Behavioural Economics isn’t a one way street

We have become accustomed to positive stories about how the application of decision science has helped companies, government departments and other organisations influence behaviour in a beneficial way.

There was a news story this morning that reminded me that it doesn’t always work like that.

No, it wasn’t the one about Ken Livingstone comparing Boris Johnson to Hitler (and bizarrely himself to Churchill). Nor the coverage of Sally Bercow, wife of the Commons Speaker) entering the ‘Celebrity’ Big Brother House. Neither Mr Livingstone nor Ms Bercow can have expended much energy on their decision making, and it doesn’t take a Geiger Counter to calculate that both decisions were poor. They must have failed to spend any meaningful time on a reward/risk analysis, so it is not worth our making even a cursory comment.

The story that fascinated me was about a study that paediatricians have conducted on the increasing levels of Vitamin D deficiency in babies born in Britain. On Radio 4 this morning, one of the authors of the report agreed that sunshine is a significant source of the Vitamin for mothers and their new-born children. Obviously by world standards the UK has a disappointing lack of sunshine, but that situation has not changed. So how to explain the increasing level of deficiency?

The report thinks that one of the factors could be mothers using substantially more effective sun-screen products.

If true, this makes sun cream, which we have been told to use to prevent skin cancer, a potential ‘culprit’ in putting babies at risk of rickets and infections. This is the Behavioural Economics of well-meant medical advice giving with one hand and taking with the other.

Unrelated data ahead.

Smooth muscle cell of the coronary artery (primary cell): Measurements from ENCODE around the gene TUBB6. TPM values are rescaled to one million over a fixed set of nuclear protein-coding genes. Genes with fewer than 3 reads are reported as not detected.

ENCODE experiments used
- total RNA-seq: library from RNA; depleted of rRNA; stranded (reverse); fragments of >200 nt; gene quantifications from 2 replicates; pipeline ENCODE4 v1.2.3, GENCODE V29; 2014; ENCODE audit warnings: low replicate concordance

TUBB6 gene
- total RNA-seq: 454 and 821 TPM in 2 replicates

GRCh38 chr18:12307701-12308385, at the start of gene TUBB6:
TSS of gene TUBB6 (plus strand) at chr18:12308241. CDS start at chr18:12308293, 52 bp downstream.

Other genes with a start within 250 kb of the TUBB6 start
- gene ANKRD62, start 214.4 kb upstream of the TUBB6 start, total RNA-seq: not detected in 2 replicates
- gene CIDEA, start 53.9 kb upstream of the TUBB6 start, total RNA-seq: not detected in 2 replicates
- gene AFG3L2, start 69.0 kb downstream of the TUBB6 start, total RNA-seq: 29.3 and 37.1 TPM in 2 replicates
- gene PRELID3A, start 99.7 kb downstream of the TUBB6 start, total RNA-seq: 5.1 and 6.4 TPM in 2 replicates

Another example might be the widespread practice of parents taking their children to school by car. The motivation is clearly the peace of mind that comes from making sure the children are safe. But I can think of at least five actual or potential negative consequences:

  • Children who are less active and fit (less walking, cycling etc)
  • Children who are less self-reliant
  • Congested roads
  • Less use of public transport
  • Carbon-negativity on a grand scale

Then again the building of out of town shopping centres was encouraged by planners to increase amenity and prevent bottlenecks and crowding in city and town centres. What has happened?

  • High streets have suffered
  • Many village and small town shops have closed down
  • We have sharply increased imports (particularly of food) as these centres have stimulated consumer spending (convenient car parks / filling car boots instead of baskets and bags)
  • Britain’s farmers and manufacturers have suffered from higher levels of imports

Simply predicting consumer benefit from a change or injunction is not enough. Just like good decision making, we need to look at all valid options and conduct multi-level reward/risk calculations. The upside we are looking for may be outweighed by one or more slightly less predictable downsides.